Alertness cams, trucking apps and chat bots

By John Bendel, editor-at-large

An Australian tech company called Seeing Machines Ltd. is out to make you safer on the road with a technology called Guardian. It won’t let you doze off or remain distracted behind the wheel. Associate Editor Greg Grisolano encountered the company at MATS in March. Guardian, he said, features a driver-facing camera.

“The camera monitors a driver’s eyes to make sure they’re on the road, and also their eyelids to make sure they’re not closed,” Greg explained. “If the eyelids are closed or eyes averted for a set amount of time (programmable by the company), the camera sends an alert to a rumble box under the seat and gooses the driver. The alert can be sent back to the fleet HQ and can be logged for driver training purposes.”

Nobody wants to fall asleep behind the wheel, and I’d rather be nudged back to attention with a vibrating seat than a siren or a bucket of cold water. But in some cabs at least, Guardian would be joining a host of technologies, including lane tracking, collision mitigation, and driver-facing camera systems. Each emits warnings of its own, sometimes producing more aggravation than safety value.

No reason to think Guardian is anything but great at the job it’s made to do. But general questions remain. How many driver-facing cameras do we need, and how much driver monitoring is enough?

Talking to algorithms

Facebook is launching chat bots on its Messenger service. Facebook Messenger is the instant messaging program used mainly for texting. It uses data rather than text transmission so the cost shows up in your bill as data use, not as traditional texting. You can use Messenger without being in Facebook.

Chat bots are software robots you can actually have text conversations with – or so Facebook claims. I talked briefly with a chat bot named Hi Poncho, the Weather Cat. It was only a step or two above an automated phone system that replies “invalid entry” to anything you say or enter. Hi Poncho was more polite, of course, but you get the idea. Facebook’s chat bots will certainly grow more sophisticated over time, and then they’ll be able to do what Facebook wants them to do: sell you stuff.

You’re going to encounter more and more nonhuman communicators in the coming months and years. In fact I’ll bet the big trucking software companies are already thinking about chat bot (or maybe we should call them robot) dispatchers. No kidding. It’s only a matter of time.

Here’s a gizmo that’s small but handy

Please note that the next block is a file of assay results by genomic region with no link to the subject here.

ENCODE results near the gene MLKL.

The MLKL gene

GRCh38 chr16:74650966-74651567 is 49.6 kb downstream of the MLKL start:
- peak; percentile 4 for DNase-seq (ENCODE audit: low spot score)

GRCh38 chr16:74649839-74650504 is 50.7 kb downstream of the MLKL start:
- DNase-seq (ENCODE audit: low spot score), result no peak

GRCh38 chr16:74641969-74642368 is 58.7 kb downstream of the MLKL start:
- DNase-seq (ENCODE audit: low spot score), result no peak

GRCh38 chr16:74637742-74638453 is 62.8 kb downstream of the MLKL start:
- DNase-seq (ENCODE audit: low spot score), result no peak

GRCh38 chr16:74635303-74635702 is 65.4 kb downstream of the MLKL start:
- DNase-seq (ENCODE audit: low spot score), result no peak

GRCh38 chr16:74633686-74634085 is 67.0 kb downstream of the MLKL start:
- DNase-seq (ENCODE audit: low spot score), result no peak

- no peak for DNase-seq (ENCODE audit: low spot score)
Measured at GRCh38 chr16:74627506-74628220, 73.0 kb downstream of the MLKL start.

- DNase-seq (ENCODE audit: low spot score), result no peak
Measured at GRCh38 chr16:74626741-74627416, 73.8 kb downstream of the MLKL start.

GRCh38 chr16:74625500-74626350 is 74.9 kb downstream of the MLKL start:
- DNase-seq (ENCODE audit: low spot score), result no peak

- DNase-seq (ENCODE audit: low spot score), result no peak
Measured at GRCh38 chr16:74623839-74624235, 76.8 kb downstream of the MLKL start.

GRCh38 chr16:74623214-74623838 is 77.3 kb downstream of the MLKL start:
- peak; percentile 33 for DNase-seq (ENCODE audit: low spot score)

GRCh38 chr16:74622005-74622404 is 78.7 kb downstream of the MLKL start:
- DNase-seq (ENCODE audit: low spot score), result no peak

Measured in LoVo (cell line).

What do you want in a charger? You want fast. 1byone of Ontario, Calif., offers a selection of USB chargers that plug into your DC power outlet, the old cigarette lighter, and provide from two to four USB ports. You can plug in virtually any mobile device, including your dash-mounted smartphone. The chargers come in different materials and colors, not to mention electronic specs. The least expensive is right around $7; the most expensive is approximately $30. That last one is the most powerful of the bunch for what 1byone calls “high-speed, powerful charging.” They’re nifty, and you can find them at the company website,

News from the world of trucking apps

In the coming months could we actually have fewer of them?

I’m talking about those apps that let you conduct your entire trucking business on a smartphone: find a load, book a load, track a load, send proof-of-delivery for a load, and bill the load, all on that gizmo in your pocket. There are lots of such apps these days. The latest batch comes from the technology/logistics companies that compare themselves to Uber, the on-demand ride service. Like the real Uber, each Uber for trucking offers a smartphone app for users – in this case, drivers.

Besides apps, the trucking Ubers share other characteristics. All claim incredible business success from the outset; of course, most startup businesses do. Maybe one or two really are successful, or soon will be. The others will be burning through investor money for a while, although none will admit it. It’s difficult if not impossible to know what’s going on behind the smiley face they all project.

But that smiley face may be developing a crack. Turns out Cargomatic, a Los Angeles-based Uber-for-trucking, has been laying off people. According to the business press, they’re operating with half the staff they had at their hiring peak.

To be fair, there can be many reasons for staff reduction that have little to do with business potential. And one of Cargomatic’s backers is Volvo’s investment unit. Besides, you may be thinking, Cargomatic is for local freight, not interstate truckloads, so why should I care?

If you don’t use any of those Ubers, maybe you shouldn’t. But if you do, you might want to keep that smiley-face crack in mind. All those Ubers won’t survive, and when some companies die, the first their business partners learn of it is when they stop returning emails – or worse, when payments fail to show up. LL